This one is by far the most underutilized document on this list but speaking from experience as a litigation attorney, this is one of the most important documents to have to avoid a fight later on. This document allows you to name your guardian (or perhaps more importantly specifically disqualify someone from serving as your guardian) before the need for such a guardian arises. Few cases can get as emotionally charged as a contested guardianship. This is especially true in situations where there’s a new marriage late in life. To avoid the heartache that comes with such a fight, do your family a favor and specifically name who you want to be your guardian now while there’s no question as to your capacity. Trust me, they will thank you for it later.

#4 – Directive to Physicians
Another example of a choice you can make now that will save your family untold amounts of heartache and gut-wrenching later. Sometimes called a DNR, this document instructs doctors as to what level of life sustaining treatment they are to employ should you find yourself in a persistent vegetative state. Do you want the doctors to do all they can to keep you alive via all available means? Or would you rather not rely on machines to prolong your life artificially? Don’t make your loved ones have to guess at what your wishes are, get this document drafted and leave no doubt as to your choice.

#3 – Statutory Durable Power of Attorney
This is another document that can save you tons of money in the long run. A Statutory Durable Power of Attorney is a document that allows you to name an Agent to act on your behalf should you become incapacitated later. This allows you to avoid the necessity of a guardianship altogether. Your agent has the ability to act on your behalf without needing to be named as your guardian. Now you might be asking yourself why you should go the trouble of designating a guardian as stated in #5 if you are just going to draft a Power of Attorney as well. Well, think of it this way, you become incapacitated and your daughter (who you named as your Agent under a POA) takes over your affairs. Sounds great right? But what happens when your caregiver hands you a piece of paper and convinces you to sign it, and it turns out to be another POA which revokes the one where you named your daughter as your agent and all of the sudden names your unscrupulous caregiver as your agent. In light of the fact that a guardianship overrides a POA, you prevent a cycle of dueling Agents by naming your guardian and giving them the trump card to step in take control for good.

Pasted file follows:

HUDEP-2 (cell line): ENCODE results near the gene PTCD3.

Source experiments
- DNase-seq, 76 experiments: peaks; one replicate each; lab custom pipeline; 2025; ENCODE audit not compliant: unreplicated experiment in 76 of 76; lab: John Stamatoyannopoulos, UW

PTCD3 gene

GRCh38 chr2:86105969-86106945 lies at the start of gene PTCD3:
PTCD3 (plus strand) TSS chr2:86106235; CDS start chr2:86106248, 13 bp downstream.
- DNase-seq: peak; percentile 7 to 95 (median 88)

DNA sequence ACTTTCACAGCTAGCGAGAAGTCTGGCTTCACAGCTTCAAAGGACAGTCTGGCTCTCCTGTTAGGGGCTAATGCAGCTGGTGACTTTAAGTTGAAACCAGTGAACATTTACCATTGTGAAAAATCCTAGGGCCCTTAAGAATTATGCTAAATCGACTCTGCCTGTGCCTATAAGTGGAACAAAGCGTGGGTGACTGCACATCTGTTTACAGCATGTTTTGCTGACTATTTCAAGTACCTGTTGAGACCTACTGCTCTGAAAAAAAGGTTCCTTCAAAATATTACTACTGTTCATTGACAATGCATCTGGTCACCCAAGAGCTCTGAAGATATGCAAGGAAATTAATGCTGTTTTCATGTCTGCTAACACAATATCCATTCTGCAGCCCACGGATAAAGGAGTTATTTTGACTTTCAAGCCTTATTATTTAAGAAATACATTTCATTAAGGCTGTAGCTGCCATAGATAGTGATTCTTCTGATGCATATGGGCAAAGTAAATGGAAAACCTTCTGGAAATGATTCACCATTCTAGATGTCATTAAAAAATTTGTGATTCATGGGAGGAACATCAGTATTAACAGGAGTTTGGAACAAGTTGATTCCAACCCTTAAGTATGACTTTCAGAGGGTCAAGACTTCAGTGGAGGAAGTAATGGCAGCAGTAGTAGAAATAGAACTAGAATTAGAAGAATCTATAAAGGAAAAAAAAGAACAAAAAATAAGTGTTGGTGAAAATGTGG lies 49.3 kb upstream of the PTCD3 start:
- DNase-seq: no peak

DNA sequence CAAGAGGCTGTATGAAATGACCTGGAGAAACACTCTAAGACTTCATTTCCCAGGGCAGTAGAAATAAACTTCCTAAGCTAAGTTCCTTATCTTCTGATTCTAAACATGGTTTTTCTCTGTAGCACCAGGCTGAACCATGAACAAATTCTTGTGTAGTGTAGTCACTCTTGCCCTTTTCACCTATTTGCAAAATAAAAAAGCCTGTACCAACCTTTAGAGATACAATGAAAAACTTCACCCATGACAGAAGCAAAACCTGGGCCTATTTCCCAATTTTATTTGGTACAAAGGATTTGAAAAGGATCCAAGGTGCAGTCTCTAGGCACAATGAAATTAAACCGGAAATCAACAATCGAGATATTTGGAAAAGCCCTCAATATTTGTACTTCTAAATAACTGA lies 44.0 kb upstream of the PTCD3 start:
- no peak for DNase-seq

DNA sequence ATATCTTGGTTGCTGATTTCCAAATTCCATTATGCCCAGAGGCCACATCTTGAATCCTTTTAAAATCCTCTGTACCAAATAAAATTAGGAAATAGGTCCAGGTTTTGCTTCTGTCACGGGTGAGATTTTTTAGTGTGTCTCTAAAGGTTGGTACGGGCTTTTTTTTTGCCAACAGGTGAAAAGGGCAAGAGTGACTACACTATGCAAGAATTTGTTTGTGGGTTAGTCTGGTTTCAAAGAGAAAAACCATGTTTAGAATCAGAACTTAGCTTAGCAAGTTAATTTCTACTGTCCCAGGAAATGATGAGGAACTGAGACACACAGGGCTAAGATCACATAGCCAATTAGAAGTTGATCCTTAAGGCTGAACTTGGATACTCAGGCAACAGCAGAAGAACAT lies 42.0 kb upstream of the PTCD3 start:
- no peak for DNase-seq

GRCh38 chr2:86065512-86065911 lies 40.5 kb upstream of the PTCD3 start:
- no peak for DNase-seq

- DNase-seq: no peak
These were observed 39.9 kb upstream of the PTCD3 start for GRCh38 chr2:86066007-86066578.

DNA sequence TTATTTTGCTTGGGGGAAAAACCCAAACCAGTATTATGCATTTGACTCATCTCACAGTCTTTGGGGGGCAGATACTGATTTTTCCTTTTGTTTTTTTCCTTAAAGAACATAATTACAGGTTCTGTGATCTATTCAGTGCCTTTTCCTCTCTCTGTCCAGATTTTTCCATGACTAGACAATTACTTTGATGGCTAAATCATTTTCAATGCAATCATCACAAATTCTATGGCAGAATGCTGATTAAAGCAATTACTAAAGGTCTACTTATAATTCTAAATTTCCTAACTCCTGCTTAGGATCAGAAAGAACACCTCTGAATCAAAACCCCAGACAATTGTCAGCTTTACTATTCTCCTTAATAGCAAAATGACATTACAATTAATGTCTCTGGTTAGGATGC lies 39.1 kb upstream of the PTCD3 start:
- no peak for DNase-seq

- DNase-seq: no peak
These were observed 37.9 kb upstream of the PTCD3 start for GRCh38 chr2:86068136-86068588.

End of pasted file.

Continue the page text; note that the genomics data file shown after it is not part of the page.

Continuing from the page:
#2 – Medical Power of Attorney
Same document as #3 only this one deals with your medical care instead of your financial dealings.

#1 – Will
The granddaddy of them all, your will is the most important document you can write. The reason being that it’s the one document that speaks for you when you are gone. Too many times people come into my office and told me that their loved one told them in no uncertain terms that they were to receive certain property but that such bequest wasn’t contained in the Will or worse there was no will. Every time I am stuck telling them that while I believe them, it doesn’t matter because without a will the probate code controls the disposition of an estate, and with a will the four corners of the document control. So if you’ve been putting it off, the time is now to get it done. If you happened to have a will already but need to tweak it, perhaps a codicil is all you need. Either way, get it done, 2012 will be here before you know it.